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North Carolina Parents Fight to Find a Cure for Their Baby Girl's Rare Disease: 'We Want Her to Have a Future'

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Anna Tenne Photography

Sadie Rae Haywood is much like your average 6-month-old baby, if not a bit gigglier.

She loves her parents (and getting spoiled by her grandparents). She gleefully speaks in gibberish. She was born at 37.5 weeks after a healthy pregnancy – and looks precious in a bow.

But Jason and Ashley Haywood, a couple from North Carolina, know that their daughter is up against impossible odds; at 3 months old, their baby girl was diagnosed with Sanfilippo Syndrome, an incredibly rare neurodegenerative disease that is typically fatal before a child’s teenage years. When they received that phone call from the hospital, Ashley and Jason’s worst fear had become a reality.

“She had had all these other issues, and we knew she was due for a win,” Jason, 30, tells PEOPLE. “We were in a state of shock for several weeks. I don’t know that we’ve completely accepted it yet.”

The moment she was born, Sadie Rae experienced a host of medical difficulties, from breathing issues to a brain bleed. Jason had a relative with Sanfilippo, too, so the possibility that Sadie Rae had it was always a lurking fear.

After receiving the official diagnosis on June 27 (Sadie Rae was born on March 8), Jason and Ashley kicked into action mode, meeting with couples who also had children with Sanfilippo, aged 3 to 14.

Anna Tenne Photography

Kids tend to start showing symptoms – like hyperactivity, or difficulty speaking – around 5, and as the disease progresses, they often need a wheelchair or lose the ability to speak at all or feed themselves. Ten-year-olds with the disease tend to require round-the-clock care.

“We saw what the disease does to these kids. It was eye-opening. Sadie Rae is not symptomatic right now, so it really hasn’t registered because of that,” Ashley says, with Jason adding, “It’s very hard to accept that our perfect little baby girl we are holding in our hands – that in a few years, she could develop that way.”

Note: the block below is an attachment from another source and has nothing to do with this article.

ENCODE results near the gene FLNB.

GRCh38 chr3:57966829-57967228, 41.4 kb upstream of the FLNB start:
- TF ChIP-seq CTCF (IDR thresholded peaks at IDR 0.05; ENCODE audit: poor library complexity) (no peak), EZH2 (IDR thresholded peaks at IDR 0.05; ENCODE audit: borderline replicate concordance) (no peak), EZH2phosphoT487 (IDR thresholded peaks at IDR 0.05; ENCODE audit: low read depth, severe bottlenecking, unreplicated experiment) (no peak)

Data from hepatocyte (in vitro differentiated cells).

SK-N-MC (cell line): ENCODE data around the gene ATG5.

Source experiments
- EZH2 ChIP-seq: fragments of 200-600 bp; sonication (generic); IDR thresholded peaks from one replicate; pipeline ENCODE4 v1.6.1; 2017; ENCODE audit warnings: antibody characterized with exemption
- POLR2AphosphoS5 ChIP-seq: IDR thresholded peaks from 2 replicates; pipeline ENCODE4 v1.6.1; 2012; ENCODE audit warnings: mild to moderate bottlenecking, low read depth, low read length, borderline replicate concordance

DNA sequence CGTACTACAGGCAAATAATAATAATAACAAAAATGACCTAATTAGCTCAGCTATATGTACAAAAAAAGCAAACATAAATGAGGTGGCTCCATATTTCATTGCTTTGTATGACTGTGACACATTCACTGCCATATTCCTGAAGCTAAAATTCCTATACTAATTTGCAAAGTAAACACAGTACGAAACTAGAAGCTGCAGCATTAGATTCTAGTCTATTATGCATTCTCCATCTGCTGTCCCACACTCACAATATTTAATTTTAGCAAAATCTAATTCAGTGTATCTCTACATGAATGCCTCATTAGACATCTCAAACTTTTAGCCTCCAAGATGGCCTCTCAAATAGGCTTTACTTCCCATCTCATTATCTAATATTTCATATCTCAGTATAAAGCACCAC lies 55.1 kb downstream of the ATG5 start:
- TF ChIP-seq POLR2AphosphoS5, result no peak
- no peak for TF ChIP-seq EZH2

Anna Tenne Photography

The Haymans started researching the disorder and how they could raise awareness for a disease that affects so few children – they created a Facebook page, a web page and a GoFundMe to help cover Sadie Rae’s medical bills. As there’s no established course of treatment, their only hope is getting their daughter into a clinical trial. “She would be kind of like a guinea pig, but it’s our only option,” Ashley says.

Once symptoms start presenting, the disease will progress rapidly, so the two parents feel like they’re fighting a race against the clock to ensure Sadie Rae has a future just like any other kid.

“We want her to have a future as normal as possible,” Ashley says. “We want her to experience all the things we experienced growing up. We want her to go to prom, get her driver’s license, have her daddy walk her down the aisle – all those cliché things.”

Despite the chaos of her circumstances, Sadie Rae is nothing but smiles as she approaches 7 months.

“She is the happiest baby you’d ever meet. She smiles all day long. Her grandparents are infatuated with her,” Jason says.

Anna Tenne Photography

“She likes to talk and gibber-jabber. If you’re not paying attention to her, she’ll squeal until you look at her,” Ashley says. “She’s spoiled rotten right now, and that’s completely our fault.”